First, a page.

The image below shows the core of the Mac Mini thermal design. A fan forces air over hot components and through a duct out the back of the computer. However, the intake for air is around the circumference of the base. So, the hot air leaving the computer is just inches away from the air intake.

In the image below, the base cover has been removed to show the internal components. When in use, the circular cover allows air to flow in around the edges of the cover.

Gaming Computer Thermal Design

Although some gaming computers have sophisticated liquid cooling systems, many just rely on an abundance of colorful fans in a large computer case as the enclosure.

One of the serious design flaws of most gaming cases is that they have many airflow passages where air can enter and leave the case. This makes it hard to channel air over components and out of the case. There are usually vented mesh passages on the front, top, sides, and back. It is common for card slot covers to have holes in them as well, so the hot air being exhausted from the back of a computer is pulled right back into the computer through unused card slot covers. With so many places for air to be pulled back into the case, hot air is inevitably cycled over and over.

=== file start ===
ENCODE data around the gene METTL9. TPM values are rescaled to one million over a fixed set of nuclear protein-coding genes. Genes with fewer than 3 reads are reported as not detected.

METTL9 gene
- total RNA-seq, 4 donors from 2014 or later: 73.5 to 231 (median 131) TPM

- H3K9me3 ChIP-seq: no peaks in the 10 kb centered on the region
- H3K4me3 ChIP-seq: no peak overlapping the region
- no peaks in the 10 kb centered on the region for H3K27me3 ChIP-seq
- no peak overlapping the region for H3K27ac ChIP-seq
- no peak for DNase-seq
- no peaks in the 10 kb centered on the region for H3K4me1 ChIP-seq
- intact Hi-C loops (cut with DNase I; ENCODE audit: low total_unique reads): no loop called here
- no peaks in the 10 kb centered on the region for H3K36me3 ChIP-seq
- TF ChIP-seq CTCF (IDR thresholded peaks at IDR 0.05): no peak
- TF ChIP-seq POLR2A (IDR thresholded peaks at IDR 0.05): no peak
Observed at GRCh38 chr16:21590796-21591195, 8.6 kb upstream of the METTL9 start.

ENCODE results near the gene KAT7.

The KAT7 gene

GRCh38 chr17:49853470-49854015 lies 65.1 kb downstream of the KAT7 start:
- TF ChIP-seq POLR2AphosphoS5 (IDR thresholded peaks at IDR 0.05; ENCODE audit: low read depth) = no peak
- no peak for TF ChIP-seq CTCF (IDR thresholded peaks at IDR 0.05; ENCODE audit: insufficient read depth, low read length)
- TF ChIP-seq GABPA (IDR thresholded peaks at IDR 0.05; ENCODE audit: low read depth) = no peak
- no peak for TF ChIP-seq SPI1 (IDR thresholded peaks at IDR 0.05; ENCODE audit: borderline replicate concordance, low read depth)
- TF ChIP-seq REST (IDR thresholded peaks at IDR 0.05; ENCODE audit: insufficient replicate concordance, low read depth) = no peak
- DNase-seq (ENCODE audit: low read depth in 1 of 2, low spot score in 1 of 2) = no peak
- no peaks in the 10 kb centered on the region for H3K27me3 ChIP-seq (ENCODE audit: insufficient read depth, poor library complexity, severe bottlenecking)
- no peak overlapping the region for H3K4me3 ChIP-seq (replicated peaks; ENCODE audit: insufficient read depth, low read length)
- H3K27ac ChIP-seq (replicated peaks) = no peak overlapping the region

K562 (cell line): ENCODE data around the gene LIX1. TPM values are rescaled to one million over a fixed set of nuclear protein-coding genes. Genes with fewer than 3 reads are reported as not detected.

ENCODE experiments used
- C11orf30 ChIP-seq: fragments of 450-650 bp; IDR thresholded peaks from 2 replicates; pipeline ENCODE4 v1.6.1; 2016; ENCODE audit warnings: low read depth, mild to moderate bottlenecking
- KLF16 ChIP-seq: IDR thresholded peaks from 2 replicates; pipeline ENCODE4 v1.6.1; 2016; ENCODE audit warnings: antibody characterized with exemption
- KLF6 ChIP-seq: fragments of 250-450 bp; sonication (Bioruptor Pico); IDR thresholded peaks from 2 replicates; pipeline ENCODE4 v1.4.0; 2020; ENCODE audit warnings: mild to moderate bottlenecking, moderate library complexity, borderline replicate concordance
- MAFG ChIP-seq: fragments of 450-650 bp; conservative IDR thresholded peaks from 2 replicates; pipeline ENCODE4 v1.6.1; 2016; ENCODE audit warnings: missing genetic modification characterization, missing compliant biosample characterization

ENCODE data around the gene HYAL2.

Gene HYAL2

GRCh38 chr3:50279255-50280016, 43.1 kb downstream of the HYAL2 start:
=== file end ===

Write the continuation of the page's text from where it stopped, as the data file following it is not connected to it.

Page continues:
A House With Many Windows

Cooling computers is similar to cooling a home. Imagine a hot kitchen with all four burners cooking a meal and something in the stove. So, lots of heat in the kitchen. That’s like what the CPU is in a computer. Lot’s of heat. To get that heat out of the house, you’d need to create airflow going through the kitchen and out a door or window.

If you had a home with many windows, to cool it using fans you might put intake fans on one end of the house, and exhaust fans on the other end of the house. This would quickly exchange the air in the home. If you left all the windows in the home open, then the flow of air would be less precise. A lot of the hot air would just swirl around in the house and not leave.

If you put an exhaust fan in a room, in one window, and in the same room left another window open, the entire house would not be cooled. There would only be air going out one window, and much of it back into the other window close by.

This is why cooling a computer requires well planned channels for the airflow to come in and leave.

Practical Low-Cost DIY Thermal Solutions